When you think about getting strong, you may think about building muscles at the gym. Bicep curls, leg presses, pull-ups, and cardio on the treadmill – these all help you reach your workout goals. There aren’t, however, many well-known exercises for your feet. Why is that? If you think about it, our feet do so much for us each day keeping us stable and mobile. Shouldn’t we give them the respect of exercising, stretching, and strengthening to keep them healthy and injury-free?
Well, we’ve got a great workout for your feet! When practiced mindfully and regularly, your whole body can benefit from the different poses and movements in Yoga. For your feet in particular, there are a few poses that will help you become more aware of your feet’s balance, flexibility, strength, and alignment.
Stand up tall with your feet about hip distance apart (or alternatively, you can try it also with your feet together). Face forward, spine tall, shoulders back, and belly in. Let your hands fall at the sides with the palms forward. Now take notice of your feet. What parts of the feet are holding the most weight – the inside, outside, front, or back? Are your feet facing forward or are they pigeon-toed? Do you tend to over- or under-pronate?
Do you eventually shift your weight to one leg instead of standing on both? Now try lifting the toes or raising the heels. Do you see how even the slightest movement can throw off your stability?
Start standing, with feet together and hands in prayer position in front of your heart. Raise your right foot and rest the bottom of your foot against your left ankle, balancing on one foot. How was that? Easy? Now try lifting your hands above your head and spread them like branches of a tree. Note how your balance may have shifted. Still too easy? Then move your right foot up to the inside of the left knee or even up to your inner thigh.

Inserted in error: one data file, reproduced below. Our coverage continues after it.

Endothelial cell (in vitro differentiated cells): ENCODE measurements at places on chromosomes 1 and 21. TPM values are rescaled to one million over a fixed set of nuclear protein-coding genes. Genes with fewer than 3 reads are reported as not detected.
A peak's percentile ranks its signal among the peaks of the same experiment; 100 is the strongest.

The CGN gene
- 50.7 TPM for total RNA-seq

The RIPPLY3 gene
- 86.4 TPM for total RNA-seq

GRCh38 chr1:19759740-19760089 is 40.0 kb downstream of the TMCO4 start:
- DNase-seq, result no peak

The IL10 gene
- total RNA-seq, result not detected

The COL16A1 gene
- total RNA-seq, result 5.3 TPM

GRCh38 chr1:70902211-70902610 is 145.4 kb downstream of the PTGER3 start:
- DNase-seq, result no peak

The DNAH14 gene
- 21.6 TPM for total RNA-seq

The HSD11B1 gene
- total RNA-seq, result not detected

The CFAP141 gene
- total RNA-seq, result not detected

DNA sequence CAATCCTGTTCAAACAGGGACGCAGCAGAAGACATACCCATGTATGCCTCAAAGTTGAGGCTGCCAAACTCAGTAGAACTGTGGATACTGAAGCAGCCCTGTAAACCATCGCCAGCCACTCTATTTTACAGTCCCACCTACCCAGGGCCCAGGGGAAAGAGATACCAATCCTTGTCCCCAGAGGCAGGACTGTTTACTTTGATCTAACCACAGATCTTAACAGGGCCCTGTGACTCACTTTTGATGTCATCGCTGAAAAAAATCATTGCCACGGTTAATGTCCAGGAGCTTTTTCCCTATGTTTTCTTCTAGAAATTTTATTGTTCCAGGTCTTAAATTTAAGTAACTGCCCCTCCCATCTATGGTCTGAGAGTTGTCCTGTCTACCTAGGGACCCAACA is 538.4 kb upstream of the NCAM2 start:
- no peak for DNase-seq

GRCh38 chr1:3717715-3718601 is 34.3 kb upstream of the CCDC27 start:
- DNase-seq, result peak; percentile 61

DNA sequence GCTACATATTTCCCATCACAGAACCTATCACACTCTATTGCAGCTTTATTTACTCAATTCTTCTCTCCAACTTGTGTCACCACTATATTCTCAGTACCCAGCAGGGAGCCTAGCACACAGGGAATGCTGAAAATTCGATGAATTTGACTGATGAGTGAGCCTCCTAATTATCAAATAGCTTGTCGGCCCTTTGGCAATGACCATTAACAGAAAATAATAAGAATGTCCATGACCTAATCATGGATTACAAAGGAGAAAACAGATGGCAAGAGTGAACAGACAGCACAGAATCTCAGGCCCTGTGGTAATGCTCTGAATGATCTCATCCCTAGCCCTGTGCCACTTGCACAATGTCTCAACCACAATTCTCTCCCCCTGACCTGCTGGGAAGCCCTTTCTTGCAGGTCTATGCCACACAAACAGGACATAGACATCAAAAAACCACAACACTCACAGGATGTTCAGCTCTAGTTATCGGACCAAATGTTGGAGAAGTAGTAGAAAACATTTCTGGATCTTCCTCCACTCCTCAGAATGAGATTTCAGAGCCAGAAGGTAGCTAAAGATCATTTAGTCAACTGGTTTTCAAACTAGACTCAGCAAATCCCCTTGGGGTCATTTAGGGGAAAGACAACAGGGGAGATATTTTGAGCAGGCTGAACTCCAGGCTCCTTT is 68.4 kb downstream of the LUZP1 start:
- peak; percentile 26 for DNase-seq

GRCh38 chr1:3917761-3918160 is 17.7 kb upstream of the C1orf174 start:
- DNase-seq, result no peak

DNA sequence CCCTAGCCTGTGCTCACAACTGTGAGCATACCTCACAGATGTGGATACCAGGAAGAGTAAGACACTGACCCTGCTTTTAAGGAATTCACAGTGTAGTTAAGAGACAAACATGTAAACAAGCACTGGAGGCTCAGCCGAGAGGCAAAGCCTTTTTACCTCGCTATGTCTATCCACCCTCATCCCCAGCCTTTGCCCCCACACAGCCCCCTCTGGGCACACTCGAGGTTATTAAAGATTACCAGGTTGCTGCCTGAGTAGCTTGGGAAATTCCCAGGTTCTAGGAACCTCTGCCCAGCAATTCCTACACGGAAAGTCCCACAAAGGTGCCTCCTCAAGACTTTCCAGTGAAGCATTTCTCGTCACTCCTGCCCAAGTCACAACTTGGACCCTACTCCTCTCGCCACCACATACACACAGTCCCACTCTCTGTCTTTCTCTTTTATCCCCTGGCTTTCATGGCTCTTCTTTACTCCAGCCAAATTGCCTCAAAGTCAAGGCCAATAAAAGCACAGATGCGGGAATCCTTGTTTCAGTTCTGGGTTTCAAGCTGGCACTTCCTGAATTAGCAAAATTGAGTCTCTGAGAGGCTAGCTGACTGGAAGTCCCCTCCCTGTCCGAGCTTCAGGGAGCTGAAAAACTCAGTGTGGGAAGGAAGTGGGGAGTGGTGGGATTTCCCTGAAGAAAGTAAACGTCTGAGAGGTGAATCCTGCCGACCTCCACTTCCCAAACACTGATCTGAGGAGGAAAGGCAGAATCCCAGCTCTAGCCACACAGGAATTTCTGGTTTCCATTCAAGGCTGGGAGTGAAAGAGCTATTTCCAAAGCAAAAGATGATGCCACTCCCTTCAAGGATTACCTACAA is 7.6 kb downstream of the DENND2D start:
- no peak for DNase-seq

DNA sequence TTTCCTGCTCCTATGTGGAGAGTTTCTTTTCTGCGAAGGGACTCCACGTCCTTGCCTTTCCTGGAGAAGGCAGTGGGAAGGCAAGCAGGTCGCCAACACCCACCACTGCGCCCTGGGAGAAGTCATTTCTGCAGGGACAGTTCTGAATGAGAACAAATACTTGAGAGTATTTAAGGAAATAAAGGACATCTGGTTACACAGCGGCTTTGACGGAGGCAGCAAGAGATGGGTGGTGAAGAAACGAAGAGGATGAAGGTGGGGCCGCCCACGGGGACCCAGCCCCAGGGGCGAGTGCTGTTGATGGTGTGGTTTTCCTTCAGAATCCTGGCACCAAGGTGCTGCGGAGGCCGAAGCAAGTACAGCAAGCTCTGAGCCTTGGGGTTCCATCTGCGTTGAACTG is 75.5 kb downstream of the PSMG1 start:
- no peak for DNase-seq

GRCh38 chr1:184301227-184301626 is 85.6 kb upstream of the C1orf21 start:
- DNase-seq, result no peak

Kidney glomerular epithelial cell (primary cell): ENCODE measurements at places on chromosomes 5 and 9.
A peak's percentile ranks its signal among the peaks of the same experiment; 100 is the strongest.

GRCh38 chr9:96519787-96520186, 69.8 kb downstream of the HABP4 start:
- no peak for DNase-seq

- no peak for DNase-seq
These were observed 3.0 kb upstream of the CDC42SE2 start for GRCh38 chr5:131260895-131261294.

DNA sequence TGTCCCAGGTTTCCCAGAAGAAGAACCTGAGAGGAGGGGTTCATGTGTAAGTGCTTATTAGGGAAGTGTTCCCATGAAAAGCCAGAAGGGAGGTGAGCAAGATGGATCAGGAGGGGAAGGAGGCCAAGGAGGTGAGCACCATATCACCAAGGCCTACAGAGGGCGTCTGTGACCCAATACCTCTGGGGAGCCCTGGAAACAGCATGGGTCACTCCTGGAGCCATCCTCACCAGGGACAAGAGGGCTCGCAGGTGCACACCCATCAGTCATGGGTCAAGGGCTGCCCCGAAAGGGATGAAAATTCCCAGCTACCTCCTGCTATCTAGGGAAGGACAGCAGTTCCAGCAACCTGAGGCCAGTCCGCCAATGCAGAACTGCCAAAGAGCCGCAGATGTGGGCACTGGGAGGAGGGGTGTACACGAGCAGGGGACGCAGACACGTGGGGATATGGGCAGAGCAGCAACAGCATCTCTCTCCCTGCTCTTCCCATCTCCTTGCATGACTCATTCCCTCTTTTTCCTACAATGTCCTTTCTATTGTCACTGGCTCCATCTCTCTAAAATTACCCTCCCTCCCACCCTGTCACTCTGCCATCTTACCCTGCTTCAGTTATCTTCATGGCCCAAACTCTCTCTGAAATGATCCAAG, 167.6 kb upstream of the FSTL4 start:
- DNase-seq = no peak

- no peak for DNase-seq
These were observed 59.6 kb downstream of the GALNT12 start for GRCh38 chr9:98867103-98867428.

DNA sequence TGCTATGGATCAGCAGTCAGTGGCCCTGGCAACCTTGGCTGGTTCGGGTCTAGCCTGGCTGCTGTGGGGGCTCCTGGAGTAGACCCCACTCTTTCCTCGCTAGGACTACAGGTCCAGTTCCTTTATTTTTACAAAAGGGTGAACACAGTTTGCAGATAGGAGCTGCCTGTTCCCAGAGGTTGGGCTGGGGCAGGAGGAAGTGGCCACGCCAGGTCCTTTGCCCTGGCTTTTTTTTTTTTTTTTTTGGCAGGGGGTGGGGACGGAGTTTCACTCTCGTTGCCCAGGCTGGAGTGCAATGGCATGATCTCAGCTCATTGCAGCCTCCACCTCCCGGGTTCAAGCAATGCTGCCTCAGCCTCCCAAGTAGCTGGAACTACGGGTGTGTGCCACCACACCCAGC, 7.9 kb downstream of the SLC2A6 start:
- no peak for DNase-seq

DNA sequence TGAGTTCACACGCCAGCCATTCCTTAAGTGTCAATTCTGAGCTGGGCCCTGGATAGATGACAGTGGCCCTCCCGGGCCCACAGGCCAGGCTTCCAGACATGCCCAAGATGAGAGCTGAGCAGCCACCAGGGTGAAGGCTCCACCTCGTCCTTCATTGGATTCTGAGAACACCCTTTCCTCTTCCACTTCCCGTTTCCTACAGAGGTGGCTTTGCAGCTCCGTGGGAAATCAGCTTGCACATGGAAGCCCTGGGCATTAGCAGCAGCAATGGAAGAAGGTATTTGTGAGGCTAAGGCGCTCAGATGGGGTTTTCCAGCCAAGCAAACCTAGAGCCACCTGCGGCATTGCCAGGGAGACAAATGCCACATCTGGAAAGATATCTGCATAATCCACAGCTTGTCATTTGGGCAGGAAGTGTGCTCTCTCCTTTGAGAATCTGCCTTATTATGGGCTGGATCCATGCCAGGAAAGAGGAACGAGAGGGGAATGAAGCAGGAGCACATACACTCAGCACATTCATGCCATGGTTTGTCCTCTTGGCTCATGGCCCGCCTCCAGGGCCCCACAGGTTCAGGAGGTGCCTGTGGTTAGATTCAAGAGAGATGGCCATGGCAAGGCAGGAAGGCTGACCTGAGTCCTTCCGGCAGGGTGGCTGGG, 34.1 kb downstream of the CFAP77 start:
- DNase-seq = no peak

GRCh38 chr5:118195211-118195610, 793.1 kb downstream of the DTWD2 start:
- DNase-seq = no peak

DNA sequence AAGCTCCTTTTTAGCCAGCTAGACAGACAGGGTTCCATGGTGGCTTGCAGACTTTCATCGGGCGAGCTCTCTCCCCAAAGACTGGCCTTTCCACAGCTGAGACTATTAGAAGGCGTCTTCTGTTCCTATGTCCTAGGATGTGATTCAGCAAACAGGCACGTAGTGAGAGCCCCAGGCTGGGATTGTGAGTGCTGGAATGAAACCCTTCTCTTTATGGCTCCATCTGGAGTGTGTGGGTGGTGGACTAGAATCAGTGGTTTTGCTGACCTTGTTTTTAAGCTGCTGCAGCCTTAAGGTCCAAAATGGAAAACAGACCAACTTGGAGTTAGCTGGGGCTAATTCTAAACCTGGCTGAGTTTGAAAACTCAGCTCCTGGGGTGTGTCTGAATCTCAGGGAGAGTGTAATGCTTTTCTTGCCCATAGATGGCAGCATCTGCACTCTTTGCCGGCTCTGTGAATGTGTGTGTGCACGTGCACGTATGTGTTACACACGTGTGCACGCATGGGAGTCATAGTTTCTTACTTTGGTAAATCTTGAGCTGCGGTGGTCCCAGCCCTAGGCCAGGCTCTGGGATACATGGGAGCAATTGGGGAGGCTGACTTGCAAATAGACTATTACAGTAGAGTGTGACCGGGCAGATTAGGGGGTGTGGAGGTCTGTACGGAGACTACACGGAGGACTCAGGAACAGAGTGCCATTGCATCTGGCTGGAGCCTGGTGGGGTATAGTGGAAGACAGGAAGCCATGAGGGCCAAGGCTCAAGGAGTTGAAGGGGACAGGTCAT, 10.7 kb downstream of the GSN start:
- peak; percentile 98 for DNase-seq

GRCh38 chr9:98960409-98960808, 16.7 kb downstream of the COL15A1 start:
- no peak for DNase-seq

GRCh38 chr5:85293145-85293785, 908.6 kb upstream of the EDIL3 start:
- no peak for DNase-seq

How has your body shifted to compensate? Try spreading your toes and “gripping” the floor to increase strength in your left foot. Your feet and ankles will have increased balance and strength if you keep practicing tree pose with its variations.
You will be on both hands and both feet so that your body makes an upside-down V shape. Push through your hands so that your face get lower to the earth, while your butt raises higher into the air (as if someone is pulling you up by the belt). Most likely, you’ll be on your tip toes, but pedal the feet, one at a time so that the heel touches (or almost touches) the ground. When you’ve warmed up your ankle and feet muscles, straighten the legs again.
Try to press your feet down (at the same time) so that your heels get closer to the ground. You will feel a stretch along the plantar fascia, as well as on the Achilles tendon, calves, and hamstrings.
Nagler Foot Center, in the Texas Medical Center / Museum District in Houston, can help and your family have healthy lives for many years. www.FootHouston.com or 713.529.1010